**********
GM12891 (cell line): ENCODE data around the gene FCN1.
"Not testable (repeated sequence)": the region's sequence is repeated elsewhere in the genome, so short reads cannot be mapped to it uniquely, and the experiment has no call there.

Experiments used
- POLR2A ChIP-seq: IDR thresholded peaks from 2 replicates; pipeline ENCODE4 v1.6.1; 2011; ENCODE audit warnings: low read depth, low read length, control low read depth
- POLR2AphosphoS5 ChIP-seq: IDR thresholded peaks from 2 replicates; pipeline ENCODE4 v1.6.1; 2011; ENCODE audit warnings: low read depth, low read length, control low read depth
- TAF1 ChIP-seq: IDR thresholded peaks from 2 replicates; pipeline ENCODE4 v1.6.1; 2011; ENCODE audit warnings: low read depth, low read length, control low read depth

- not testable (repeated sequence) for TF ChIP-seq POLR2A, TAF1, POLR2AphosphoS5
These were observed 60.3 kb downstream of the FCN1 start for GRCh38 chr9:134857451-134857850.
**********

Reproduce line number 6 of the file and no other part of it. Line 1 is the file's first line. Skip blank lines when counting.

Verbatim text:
- TAF1 ChIP-seq: IDR thresholded peaks from 2 replicates; pipeline ENCODE4 v1.6.1; 2011; ENCODE audit warnings: low read depth, low read length, control low read depth